Patience in a Snapchat World


Carol Wasden, Director of College Counseling, The Hockaday School

Picture this: It’s 10:30 p.m. when a high school senior, pooled in desk lamp light and nerves, presses submit on his college application. Deep breath, exhale. Pause. Now what?

In one version of this story, a college admission dean sees an alert go off at 10:30:30, jumps up, cheers to see the application arrive, and immediately sits down to read it. The reality, however, is much different. In a world where an image of a check can be converted into actual money in a matter of minutes, it’s important to understand the technology behind the scenes in the college application process.

The Common Application delivers submitted applications in different ways. According to Scott Anderson, Common Application Senior Director, over half of the member colleges choose to receive overnight batches, which means that applications submitted between 12:01 a.m. Monday and midnight are collected and presented to colleges early Tuesday morning. Colleges can opt to have those applications delivered directly to their databases or have them delivered to a portal that they manually access on their own schedule. Applications can be delivered as data files, pdfs, or both, and the member institutions utilize 25 different technology platforms for managing the application process on their ends, ranging from snazzy commercial products to homegrown systems. So, five applications submitted at the exact same time to five different schools with five different systems can be processed anywhere from the next morning to a week later. And two friends who submit their applications to the same college, but on different sides of midnight, will see their applications processed differently as well.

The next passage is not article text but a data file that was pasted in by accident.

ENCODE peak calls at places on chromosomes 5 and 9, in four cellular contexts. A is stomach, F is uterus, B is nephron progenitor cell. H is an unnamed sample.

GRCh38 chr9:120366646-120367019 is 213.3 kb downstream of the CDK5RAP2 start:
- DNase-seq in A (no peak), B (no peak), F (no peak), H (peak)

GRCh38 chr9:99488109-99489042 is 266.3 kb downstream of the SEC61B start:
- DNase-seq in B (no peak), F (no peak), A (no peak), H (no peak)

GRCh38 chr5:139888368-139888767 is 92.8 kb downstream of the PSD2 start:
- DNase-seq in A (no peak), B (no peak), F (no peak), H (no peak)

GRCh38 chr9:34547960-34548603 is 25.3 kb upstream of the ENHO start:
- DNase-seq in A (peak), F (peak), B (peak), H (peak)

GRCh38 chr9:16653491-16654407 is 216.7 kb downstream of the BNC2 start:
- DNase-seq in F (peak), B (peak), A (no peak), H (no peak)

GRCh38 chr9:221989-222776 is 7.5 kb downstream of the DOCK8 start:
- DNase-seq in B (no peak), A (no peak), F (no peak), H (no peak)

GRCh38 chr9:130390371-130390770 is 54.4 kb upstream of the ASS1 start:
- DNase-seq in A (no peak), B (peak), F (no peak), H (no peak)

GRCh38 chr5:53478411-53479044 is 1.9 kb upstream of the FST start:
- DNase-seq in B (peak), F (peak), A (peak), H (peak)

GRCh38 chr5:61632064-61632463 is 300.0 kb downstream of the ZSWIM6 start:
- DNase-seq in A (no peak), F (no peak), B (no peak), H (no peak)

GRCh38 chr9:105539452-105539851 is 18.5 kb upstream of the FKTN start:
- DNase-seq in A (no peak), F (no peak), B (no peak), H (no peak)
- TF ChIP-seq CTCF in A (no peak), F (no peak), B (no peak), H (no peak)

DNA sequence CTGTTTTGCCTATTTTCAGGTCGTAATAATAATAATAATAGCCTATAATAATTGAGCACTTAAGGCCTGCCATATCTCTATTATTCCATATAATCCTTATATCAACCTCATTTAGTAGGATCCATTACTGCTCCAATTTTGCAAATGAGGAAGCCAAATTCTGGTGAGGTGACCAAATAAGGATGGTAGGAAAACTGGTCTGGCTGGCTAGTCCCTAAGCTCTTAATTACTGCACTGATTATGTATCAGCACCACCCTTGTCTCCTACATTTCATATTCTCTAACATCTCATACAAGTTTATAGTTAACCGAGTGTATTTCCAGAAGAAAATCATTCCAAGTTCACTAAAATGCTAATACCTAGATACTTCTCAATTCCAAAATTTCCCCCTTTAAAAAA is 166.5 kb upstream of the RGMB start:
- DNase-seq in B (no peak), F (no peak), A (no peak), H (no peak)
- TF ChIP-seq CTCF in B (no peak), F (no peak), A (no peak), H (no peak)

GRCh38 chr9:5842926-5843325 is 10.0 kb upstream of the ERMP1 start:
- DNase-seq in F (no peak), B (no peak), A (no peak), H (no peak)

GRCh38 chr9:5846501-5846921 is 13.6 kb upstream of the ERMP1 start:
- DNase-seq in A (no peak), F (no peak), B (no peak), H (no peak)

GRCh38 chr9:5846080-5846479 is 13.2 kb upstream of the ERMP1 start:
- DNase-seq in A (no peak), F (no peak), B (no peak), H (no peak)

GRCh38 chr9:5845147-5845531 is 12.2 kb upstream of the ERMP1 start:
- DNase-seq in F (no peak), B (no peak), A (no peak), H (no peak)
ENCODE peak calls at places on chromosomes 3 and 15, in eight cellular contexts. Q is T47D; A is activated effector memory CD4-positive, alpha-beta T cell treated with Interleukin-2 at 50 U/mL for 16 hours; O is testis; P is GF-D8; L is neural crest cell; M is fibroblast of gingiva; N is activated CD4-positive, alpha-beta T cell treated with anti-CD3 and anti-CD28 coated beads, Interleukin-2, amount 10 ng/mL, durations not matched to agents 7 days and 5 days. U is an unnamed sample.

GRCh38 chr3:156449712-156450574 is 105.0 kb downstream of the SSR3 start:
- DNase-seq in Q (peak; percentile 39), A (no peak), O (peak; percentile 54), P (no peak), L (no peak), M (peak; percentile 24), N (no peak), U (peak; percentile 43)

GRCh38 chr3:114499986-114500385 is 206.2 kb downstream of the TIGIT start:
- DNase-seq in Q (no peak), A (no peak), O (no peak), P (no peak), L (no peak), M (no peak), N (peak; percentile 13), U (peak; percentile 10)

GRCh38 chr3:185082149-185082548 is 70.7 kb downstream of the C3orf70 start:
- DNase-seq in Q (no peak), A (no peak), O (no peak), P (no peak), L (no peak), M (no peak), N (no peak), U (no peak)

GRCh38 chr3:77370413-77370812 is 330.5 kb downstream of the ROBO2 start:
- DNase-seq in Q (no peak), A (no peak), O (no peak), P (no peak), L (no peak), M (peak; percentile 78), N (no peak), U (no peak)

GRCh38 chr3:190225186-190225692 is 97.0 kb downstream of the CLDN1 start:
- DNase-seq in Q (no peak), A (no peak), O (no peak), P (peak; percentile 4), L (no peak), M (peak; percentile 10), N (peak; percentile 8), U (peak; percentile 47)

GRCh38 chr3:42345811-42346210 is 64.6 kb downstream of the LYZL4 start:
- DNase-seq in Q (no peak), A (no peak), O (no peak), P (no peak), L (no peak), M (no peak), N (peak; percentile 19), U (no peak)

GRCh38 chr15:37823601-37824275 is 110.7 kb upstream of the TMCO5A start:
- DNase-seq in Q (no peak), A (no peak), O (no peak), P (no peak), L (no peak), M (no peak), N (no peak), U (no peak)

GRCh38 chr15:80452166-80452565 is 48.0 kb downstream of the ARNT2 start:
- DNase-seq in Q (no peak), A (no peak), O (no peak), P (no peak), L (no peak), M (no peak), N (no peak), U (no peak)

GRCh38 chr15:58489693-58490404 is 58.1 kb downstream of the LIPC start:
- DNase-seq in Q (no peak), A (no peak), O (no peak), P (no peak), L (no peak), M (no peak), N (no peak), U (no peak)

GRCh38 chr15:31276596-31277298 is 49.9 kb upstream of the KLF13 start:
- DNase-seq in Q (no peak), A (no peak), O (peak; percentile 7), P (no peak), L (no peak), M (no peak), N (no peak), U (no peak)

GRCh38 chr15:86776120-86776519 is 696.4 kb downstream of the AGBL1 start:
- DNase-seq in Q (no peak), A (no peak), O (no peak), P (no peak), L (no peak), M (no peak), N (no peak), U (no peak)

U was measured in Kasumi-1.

In addition to submitting applications, students are responsible for sending their official test scores from either ACT or The College Board. “Sending” scores simply means students are giving colleges permission to receive or retrieve them based upon each school’s chosen delivery method. Colleges can choose to get ACT scores delivered as paper reports once a week, on CDs twice a month, or as an internet download three times a week, which they have to manually retrieve. The College Board also sends scores electronically or on paper, and the fastest delivery process, data downloads 2 – 3 times a week to a portal the college must access, won’t result in faster processing if the college has delays retrieving the information on their side.

Overall, any college’s application pool is a terrifying stew of applications that have been started but not completed, submitted applications without test scores, test scores without applications to match, and high school transcripts and recommendations that can arrive either electronically or on paper. If a college requires an application, test scores, transcript, counselor recommendation and two teacher recommendations, that’s six data or paper files per application, multiplied by – let’s say – 38,000 applications. Compound that by – remember – 25 different internal systems colleges are using to capture and keep track of all of that information. During peak times, it truly can take some colleges a period of weeks to match everything up, and every college a student applies to can process the application to completion on a different time frame. (So by the way, do your counselor a favor: when your application triggers the automated message indicating your transcript isn’t there yet, wait just a few days. There’s a lot going on in the background…)

In a Snapchat world, it can be hard to comprehend that someone will go into work tomorrow to open the mail and scan transcripts into pdfs that need to be uploaded into a database and matched to an application based on a system search (whew!). But your mother was right when she told you that good things come to those who wait. The great professionals who work in college counseling and college admission want nothing more than to help every application move as efficiently as possible through the reading process. And in the end, when you’re making your final choice among the colleges that have admitted you, you might even see a college admission dean cheer!



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